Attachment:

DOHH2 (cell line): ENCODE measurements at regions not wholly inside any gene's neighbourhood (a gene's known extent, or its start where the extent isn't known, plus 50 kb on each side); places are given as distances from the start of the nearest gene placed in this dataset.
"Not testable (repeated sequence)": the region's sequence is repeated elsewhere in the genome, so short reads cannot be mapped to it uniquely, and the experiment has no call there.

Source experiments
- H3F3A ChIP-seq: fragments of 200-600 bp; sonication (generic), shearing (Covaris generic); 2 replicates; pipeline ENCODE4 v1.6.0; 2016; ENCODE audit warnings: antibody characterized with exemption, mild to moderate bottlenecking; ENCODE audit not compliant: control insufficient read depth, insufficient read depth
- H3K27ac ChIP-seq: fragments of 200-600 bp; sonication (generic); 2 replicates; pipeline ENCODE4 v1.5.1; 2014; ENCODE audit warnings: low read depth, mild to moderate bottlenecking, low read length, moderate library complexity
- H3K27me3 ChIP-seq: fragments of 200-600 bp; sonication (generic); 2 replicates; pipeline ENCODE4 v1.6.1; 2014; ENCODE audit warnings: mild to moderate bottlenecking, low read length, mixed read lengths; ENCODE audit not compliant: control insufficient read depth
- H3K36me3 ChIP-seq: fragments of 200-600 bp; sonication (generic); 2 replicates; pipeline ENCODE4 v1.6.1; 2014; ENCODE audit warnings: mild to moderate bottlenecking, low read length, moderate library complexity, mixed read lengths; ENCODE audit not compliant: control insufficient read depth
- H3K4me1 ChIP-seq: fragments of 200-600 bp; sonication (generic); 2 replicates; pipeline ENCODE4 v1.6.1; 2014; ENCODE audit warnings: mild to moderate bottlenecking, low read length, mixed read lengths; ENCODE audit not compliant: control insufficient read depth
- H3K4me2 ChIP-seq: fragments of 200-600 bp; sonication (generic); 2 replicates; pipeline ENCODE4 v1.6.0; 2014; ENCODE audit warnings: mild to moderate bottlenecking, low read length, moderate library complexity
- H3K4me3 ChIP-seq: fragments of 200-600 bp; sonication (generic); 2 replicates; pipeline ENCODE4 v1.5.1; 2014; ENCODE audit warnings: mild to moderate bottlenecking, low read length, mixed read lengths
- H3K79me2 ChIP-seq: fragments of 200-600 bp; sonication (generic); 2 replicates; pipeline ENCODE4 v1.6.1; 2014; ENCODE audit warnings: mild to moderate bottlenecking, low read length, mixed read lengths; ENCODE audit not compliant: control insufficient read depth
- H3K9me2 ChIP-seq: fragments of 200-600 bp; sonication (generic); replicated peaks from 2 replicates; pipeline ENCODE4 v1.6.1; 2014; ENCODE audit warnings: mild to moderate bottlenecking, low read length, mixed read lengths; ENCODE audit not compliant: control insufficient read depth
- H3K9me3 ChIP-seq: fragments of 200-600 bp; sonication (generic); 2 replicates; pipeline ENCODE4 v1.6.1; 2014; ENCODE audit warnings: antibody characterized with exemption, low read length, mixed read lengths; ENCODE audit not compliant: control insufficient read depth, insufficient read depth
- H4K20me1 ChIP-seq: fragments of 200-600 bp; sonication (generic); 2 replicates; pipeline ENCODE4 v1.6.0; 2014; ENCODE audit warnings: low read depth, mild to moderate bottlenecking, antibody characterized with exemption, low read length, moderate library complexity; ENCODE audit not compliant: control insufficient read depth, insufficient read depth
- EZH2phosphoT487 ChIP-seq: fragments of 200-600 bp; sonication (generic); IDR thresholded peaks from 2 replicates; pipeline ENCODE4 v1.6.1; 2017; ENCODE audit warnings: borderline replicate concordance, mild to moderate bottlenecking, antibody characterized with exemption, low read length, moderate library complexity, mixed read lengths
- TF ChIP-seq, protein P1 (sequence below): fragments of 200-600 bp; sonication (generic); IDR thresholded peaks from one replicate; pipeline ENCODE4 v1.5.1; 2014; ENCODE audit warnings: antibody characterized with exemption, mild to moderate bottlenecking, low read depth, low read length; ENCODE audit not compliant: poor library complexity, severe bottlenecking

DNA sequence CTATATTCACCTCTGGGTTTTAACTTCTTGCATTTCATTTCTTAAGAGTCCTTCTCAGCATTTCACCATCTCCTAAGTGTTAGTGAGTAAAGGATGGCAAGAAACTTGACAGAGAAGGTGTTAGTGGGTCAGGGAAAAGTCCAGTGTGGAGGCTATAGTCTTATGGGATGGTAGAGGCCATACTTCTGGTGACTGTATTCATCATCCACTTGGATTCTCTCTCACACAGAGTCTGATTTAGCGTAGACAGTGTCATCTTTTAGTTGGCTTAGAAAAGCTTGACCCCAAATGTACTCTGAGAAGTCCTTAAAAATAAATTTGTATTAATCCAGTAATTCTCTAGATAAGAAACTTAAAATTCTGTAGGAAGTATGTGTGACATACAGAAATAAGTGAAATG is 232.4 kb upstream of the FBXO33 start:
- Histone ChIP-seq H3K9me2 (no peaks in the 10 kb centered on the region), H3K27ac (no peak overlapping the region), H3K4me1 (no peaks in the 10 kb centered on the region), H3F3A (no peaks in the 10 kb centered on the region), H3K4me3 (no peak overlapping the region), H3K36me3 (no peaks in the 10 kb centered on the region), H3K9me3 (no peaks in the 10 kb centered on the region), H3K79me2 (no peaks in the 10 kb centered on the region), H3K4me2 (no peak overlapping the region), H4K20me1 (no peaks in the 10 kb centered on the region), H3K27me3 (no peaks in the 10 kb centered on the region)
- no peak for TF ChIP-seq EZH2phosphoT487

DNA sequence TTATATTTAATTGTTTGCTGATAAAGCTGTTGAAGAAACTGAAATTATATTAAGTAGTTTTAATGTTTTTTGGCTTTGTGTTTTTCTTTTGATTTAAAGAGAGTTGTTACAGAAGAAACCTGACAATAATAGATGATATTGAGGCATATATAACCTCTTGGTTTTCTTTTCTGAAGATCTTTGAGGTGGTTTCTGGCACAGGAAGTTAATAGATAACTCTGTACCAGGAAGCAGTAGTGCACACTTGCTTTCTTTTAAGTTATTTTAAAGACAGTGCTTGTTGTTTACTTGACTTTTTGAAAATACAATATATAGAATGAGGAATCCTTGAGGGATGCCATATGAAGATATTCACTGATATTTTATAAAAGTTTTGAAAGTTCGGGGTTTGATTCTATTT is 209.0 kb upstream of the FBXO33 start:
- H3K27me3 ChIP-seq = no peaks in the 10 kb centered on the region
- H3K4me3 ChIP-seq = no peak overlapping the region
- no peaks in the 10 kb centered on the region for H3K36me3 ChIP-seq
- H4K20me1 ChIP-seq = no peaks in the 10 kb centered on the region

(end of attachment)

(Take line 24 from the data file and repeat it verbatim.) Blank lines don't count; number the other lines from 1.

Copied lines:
- H4K20me1 ChIP-seq = no peaks in the 10 kb centered on the region